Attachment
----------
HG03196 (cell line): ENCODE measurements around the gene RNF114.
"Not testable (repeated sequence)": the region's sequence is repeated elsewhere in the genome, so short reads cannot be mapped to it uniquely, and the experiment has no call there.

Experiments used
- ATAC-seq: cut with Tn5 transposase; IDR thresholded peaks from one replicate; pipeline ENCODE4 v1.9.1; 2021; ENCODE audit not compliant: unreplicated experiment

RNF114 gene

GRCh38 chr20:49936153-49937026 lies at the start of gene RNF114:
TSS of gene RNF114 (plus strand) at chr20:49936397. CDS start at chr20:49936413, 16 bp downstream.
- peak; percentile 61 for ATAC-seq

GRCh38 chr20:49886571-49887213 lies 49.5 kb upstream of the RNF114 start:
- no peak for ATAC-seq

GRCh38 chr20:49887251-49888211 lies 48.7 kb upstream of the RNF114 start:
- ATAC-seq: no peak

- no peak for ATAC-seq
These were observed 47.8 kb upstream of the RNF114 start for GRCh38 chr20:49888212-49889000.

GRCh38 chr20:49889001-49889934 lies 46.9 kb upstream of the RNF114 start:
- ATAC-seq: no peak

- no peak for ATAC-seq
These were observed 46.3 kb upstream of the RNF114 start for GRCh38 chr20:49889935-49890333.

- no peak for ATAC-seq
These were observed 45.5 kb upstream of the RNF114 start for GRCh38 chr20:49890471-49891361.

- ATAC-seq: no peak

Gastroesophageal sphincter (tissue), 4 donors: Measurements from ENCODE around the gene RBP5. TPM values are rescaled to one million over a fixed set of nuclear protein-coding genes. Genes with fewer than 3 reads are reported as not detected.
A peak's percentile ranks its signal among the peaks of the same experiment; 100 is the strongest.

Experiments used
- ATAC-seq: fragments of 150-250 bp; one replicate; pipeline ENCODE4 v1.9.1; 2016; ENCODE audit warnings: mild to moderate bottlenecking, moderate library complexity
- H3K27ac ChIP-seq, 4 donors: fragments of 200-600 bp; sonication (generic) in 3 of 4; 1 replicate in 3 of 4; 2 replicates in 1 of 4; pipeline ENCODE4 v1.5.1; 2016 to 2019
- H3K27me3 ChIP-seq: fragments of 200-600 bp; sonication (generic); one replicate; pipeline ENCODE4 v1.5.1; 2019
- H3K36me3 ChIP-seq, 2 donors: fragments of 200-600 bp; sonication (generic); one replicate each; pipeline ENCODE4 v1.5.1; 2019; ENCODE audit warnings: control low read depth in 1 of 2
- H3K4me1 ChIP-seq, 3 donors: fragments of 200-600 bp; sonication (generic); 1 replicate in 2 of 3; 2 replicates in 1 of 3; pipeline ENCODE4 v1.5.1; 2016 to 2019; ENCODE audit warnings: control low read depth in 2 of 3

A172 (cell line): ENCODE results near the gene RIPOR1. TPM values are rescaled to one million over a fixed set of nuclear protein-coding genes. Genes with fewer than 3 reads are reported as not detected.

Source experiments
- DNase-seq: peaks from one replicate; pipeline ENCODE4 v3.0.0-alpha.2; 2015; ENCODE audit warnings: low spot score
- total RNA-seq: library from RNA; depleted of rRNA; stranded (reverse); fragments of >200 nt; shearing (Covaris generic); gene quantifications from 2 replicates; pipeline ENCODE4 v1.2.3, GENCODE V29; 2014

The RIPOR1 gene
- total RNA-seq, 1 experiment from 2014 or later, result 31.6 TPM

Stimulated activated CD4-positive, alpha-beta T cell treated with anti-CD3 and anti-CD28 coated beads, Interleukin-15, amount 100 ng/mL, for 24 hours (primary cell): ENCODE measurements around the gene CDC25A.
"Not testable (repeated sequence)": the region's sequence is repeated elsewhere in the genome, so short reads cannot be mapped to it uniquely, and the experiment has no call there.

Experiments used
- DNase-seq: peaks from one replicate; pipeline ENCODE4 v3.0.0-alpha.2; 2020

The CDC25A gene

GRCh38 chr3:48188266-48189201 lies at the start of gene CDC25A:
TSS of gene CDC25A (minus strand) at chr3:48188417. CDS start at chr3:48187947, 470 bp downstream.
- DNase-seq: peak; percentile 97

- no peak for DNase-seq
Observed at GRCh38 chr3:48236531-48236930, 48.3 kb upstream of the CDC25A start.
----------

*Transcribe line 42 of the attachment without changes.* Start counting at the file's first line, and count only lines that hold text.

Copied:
TSS of gene CDC25A (minus strand) at chr3:48188417. CDS start at chr3:48187947, 470 bp downstream.